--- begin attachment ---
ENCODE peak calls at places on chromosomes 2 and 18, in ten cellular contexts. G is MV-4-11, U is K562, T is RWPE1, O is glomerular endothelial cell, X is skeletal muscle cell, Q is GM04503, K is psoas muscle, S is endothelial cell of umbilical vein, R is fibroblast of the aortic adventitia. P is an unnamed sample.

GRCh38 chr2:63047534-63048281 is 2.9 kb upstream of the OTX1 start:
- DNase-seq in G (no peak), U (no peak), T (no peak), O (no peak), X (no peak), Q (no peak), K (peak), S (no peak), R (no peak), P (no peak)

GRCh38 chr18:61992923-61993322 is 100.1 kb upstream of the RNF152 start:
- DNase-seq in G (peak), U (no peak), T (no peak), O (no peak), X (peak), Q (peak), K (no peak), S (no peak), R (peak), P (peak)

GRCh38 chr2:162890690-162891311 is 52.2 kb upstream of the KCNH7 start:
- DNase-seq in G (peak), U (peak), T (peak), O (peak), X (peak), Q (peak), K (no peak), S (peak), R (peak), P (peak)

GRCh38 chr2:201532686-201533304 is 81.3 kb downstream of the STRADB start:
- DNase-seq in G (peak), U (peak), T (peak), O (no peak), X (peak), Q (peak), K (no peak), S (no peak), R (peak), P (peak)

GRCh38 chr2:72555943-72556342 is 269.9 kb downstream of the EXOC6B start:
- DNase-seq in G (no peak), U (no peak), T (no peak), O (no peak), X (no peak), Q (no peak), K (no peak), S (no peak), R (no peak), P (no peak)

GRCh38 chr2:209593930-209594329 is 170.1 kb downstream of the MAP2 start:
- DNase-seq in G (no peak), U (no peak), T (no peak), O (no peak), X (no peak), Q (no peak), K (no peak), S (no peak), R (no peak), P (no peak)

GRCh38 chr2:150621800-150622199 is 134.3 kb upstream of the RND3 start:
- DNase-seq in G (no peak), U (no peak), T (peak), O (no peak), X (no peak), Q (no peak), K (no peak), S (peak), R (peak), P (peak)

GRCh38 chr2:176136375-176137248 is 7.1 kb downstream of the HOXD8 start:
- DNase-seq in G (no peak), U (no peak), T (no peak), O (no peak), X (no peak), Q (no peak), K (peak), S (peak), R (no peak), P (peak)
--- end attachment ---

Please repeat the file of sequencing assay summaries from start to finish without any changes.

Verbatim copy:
ENCODE peak calls at places on chromosomes 2 and 18, in ten cellular contexts. G is MV-4-11, U is K562, T is RWPE1, O is glomerular endothelial cell, X is skeletal muscle cell, Q is GM04503, K is psoas muscle, S is endothelial cell of umbilical vein, R is fibroblast of the aortic adventitia. P is an unnamed sample.

GRCh38 chr2:63047534-63048281 is 2.9 kb upstream of the OTX1 start:
- DNase-seq in G (no peak), U (no peak), T (no peak), O (no peak), X (no peak), Q (no peak), K (peak), S (no peak), R (no peak), P (no peak)

GRCh38 chr18:61992923-61993322 is 100.1 kb upstream of the RNF152 start:
- DNase-seq in G (peak), U (no peak), T (no peak), O (no peak), X (peak), Q (peak), K (no peak), S (no peak), R (peak), P (peak)

GRCh38 chr2:162890690-162891311 is 52.2 kb upstream of the KCNH7 start:
- DNase-seq in G (peak), U (peak), T (peak), O (peak), X (peak), Q (peak), K (no peak), S (peak), R (peak), P (peak)

GRCh38 chr2:201532686-201533304 is 81.3 kb downstream of the STRADB start:
- DNase-seq in G (peak), U (peak), T (peak), O (no peak), X (peak), Q (peak), K (no peak), S (no peak), R (peak), P (peak)

GRCh38 chr2:72555943-72556342 is 269.9 kb downstream of the EXOC6B start:
- DNase-seq in G (no peak), U (no peak), T (no peak), O (no peak), X (no peak), Q (no peak), K (no peak), S (no peak), R (no peak), P (no peak)

GRCh38 chr2:209593930-209594329 is 170.1 kb downstream of the MAP2 start:
- DNase-seq in G (no peak), U (no peak), T (no peak), O (no peak), X (no peak), Q (no peak), K (no peak), S (no peak), R (no peak), P (no peak)

GRCh38 chr2:150621800-150622199 is 134.3 kb upstream of the RND3 start:
- DNase-seq in G (no peak), U (no peak), T (peak), O (no peak), X (no peak), Q (no peak), K (no peak), S (peak), R (peak), P (peak)

GRCh38 chr2:176136375-176137248 is 7.1 kb downstream of the HOXD8 start:
- DNase-seq in G (no peak), U (no peak), T (no peak), O (no peak), X (no peak), Q (no peak), K (peak), S (peak), R (no peak), P (peak)